When it’s time to factor future medical costs, a common concern is that the projection may be insufficient to meet a patient’s needs. The strong temptation is to include all potential complications, and choose the highest-end durable medical equipment. However, this is rarely the best approach to meeting that patient’s needs. The resulting exorbitant projection may result in rejection of an otherwise reasonable settlement.
Professionals may confuse Life Care Plans with Medical Cost Projections:
A Medical Cost Projection, or MCP, is confined to reviewing medical records and projecting the costs of a specific surgical procedure or medical course of care. Some of those costs are projected for the lifetime of the patient, or the weeks remaining on a worker’s compensation claim.
Performing a Medical Cost Projection does not require professional certification and although classes are available, many MCPs are constructed by individuals who seek guidance from peers.
MCP’s are factored by geographic adjustment, reimbursement by private insurance or state Board fee schedules, and vary in quality and accuracy depending upon the contractor’s experience.
A Life Care Plan, or LCP, does require certification since these plans are often associated with depositions and testimony at trial. When a patient has a catastrophic injury or illness, the plan may involve a visit to the patient’s home, interdisciplinary communication, coordination, and anticipation of lifelong healthcare needs.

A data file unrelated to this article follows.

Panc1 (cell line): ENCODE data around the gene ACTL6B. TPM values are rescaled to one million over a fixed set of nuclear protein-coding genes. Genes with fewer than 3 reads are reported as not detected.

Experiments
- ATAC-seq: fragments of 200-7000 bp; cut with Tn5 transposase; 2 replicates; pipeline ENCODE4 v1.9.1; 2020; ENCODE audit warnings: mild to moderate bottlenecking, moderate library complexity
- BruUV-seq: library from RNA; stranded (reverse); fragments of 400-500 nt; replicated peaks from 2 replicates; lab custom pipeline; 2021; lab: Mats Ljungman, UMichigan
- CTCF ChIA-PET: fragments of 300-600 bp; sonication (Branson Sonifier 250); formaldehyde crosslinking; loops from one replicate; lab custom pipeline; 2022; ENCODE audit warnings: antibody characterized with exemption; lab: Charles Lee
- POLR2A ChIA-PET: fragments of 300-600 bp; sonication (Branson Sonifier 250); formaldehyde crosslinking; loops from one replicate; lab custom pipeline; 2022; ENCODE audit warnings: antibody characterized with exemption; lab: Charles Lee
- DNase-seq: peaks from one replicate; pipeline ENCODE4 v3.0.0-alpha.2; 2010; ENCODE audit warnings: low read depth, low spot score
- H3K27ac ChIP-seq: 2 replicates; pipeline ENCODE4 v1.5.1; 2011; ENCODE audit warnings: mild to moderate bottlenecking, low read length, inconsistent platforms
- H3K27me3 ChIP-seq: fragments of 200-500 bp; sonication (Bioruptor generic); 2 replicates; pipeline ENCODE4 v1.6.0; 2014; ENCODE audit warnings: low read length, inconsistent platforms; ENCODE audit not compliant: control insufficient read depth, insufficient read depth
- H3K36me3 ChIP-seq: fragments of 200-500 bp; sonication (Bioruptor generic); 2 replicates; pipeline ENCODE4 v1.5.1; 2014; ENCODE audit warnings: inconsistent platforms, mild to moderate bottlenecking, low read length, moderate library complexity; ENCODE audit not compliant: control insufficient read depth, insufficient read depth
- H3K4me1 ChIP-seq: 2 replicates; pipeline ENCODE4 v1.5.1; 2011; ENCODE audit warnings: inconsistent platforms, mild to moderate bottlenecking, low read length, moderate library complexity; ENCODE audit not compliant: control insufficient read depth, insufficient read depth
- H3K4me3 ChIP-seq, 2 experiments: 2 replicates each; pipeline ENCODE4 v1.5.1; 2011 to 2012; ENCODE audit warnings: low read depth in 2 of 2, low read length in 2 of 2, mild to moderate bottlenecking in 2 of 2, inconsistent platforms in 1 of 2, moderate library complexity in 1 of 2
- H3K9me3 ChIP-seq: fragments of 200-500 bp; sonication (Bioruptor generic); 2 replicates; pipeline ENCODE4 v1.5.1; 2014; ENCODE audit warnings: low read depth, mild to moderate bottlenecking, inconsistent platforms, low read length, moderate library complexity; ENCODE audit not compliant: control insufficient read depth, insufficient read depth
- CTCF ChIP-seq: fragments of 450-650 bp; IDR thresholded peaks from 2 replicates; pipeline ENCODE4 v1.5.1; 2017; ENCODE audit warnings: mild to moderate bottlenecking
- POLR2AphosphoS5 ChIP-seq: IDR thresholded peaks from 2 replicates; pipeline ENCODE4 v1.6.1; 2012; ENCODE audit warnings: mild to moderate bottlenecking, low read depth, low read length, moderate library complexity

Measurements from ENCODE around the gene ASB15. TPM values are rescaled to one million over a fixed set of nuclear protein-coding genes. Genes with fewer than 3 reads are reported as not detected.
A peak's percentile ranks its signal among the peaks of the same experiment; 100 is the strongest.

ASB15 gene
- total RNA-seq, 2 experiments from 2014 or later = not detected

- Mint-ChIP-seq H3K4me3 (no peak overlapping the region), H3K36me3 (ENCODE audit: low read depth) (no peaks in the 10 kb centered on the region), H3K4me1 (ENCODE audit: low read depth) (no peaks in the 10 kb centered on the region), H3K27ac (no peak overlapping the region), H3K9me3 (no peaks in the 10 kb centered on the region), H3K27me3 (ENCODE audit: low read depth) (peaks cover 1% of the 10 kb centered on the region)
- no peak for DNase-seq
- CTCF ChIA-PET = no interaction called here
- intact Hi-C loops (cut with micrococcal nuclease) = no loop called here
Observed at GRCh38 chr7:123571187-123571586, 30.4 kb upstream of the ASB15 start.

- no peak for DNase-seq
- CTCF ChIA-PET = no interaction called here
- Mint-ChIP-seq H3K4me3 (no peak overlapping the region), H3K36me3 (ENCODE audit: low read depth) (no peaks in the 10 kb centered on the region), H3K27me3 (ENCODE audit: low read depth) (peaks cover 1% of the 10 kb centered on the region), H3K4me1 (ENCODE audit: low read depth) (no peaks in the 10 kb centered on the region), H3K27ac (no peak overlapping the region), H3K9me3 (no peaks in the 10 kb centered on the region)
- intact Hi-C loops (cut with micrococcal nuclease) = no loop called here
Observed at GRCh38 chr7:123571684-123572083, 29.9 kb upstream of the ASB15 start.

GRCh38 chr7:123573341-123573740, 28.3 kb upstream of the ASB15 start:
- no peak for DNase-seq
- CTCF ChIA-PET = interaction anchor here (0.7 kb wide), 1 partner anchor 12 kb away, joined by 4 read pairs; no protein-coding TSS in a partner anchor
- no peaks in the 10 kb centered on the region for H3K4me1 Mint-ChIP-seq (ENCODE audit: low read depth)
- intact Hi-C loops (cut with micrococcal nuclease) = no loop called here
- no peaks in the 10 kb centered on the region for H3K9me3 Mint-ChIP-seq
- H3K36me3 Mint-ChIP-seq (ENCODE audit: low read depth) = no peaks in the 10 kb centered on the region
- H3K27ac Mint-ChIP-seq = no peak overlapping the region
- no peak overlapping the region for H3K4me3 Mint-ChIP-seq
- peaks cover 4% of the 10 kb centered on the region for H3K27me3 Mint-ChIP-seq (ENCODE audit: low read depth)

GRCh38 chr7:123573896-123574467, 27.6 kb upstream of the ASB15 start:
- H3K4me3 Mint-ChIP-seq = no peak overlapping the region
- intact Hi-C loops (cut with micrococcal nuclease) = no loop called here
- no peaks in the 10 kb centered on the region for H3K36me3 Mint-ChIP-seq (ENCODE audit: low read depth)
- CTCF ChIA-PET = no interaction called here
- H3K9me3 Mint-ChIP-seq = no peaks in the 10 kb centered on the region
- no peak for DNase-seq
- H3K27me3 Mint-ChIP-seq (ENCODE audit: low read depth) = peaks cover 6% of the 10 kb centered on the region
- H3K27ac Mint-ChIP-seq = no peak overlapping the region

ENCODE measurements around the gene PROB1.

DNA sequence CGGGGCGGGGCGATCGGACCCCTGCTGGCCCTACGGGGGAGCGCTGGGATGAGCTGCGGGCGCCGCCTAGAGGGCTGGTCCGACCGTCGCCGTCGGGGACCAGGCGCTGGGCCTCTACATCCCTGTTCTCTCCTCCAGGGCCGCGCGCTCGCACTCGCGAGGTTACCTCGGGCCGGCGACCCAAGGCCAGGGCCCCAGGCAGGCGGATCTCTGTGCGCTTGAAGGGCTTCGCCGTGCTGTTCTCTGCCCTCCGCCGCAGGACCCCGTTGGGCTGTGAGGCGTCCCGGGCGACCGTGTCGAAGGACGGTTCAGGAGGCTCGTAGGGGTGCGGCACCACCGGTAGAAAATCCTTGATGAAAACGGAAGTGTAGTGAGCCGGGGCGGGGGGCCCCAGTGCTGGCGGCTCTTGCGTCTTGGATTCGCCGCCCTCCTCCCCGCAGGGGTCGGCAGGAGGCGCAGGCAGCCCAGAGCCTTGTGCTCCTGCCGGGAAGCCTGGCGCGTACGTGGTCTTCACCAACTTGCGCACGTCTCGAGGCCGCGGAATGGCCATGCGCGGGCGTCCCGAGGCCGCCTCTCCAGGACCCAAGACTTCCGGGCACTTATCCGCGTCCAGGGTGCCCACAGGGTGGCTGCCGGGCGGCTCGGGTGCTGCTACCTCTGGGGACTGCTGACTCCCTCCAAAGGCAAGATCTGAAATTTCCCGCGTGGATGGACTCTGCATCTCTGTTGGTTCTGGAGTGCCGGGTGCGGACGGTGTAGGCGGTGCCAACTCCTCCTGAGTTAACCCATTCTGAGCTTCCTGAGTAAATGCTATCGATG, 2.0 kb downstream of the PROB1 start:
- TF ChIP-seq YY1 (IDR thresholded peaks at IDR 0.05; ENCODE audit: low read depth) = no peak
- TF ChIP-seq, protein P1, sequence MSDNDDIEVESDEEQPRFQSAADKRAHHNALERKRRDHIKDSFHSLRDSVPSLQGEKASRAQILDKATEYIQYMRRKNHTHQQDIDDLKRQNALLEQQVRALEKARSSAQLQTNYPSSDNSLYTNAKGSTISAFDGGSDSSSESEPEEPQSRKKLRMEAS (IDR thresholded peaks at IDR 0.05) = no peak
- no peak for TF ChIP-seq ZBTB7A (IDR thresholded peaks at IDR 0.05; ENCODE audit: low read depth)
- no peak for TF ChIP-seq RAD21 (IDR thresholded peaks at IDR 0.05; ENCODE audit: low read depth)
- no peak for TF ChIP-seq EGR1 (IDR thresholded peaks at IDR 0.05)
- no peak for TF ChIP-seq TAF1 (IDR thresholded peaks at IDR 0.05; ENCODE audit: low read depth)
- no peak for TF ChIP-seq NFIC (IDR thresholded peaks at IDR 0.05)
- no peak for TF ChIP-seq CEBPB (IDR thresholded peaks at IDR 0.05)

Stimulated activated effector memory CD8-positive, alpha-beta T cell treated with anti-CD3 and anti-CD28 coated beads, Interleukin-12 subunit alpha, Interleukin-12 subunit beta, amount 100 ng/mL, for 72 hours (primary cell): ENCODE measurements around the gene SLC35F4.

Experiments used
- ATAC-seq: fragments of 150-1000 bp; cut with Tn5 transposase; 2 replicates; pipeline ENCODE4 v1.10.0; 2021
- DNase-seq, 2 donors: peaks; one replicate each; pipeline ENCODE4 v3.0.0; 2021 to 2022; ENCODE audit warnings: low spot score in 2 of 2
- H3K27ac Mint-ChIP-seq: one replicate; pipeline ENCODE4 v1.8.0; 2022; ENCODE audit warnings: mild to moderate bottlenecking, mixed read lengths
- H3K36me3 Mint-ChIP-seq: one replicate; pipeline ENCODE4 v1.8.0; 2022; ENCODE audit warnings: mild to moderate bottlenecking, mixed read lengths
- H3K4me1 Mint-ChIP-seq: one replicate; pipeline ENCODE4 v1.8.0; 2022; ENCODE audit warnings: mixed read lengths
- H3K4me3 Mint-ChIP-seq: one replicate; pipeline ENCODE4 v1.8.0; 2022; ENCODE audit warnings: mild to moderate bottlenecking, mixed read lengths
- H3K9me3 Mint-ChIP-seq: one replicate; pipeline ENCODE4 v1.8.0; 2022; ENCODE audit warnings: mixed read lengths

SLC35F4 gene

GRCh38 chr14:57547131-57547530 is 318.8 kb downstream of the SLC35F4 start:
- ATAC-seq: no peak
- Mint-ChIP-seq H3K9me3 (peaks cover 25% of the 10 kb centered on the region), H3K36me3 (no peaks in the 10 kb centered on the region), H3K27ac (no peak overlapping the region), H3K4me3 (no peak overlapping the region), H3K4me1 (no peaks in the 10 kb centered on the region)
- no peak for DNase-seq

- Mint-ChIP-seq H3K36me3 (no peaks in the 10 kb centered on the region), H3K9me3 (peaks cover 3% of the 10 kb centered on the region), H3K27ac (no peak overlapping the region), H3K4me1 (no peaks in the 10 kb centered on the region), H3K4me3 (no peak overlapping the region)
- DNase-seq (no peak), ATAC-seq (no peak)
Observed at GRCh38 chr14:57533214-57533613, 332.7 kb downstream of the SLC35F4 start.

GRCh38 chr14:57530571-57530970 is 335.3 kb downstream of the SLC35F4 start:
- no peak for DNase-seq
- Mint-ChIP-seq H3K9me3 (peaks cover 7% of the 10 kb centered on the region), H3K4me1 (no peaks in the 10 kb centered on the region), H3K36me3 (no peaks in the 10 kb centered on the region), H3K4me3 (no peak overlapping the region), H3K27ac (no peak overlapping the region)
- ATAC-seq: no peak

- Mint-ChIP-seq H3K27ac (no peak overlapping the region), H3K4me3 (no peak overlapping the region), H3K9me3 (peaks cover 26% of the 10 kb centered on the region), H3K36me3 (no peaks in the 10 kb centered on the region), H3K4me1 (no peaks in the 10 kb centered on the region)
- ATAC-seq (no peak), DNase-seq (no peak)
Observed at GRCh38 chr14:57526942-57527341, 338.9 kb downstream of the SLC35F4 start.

Life Care Plans are based upon actual charges and are not limited by the concept of reimbursement. The plans require a careful assessment of the patient’s lifetime needs, family resources, community and educational support, medical supplies, and potential complications.
In predicting future complications, Nurse Life Care Planners have the advantage.
In the hospital setting, nurses oversee every aspect of patient care and coordinate scheduling among respiratory, physical, occupational and speech therapies, dietary consults, and diagnostic procedures. Certified Nurse Life Care Planners are attuned to the patient’s need for and response to medication, the status of their hydration, mentation, skin integrity, and early signs of complications. Our experience and utilization of nursing diagnoses guide us in prevention and management.
While physician diagnoses support the need for medical care and shape the bones of an LCP, nursing diagnoses, of which there are 250, flesh out a life care plan. A nurse with experience in burn care, TBI, cerebral palsy, amputations or the elderly, knows what constitutes a preventable complication. Our plan recommendations align with nursing diagnoses and our only boundaries are those established by the Nurse Practice Act of our state.
But whether a Life Care Plan is constructed by a nurse, social worker, counselor or rehab supplier, the goal remains the same: planning and funding for care that will maximize the patient’s potential for independence while adding to the quality of their remaining years.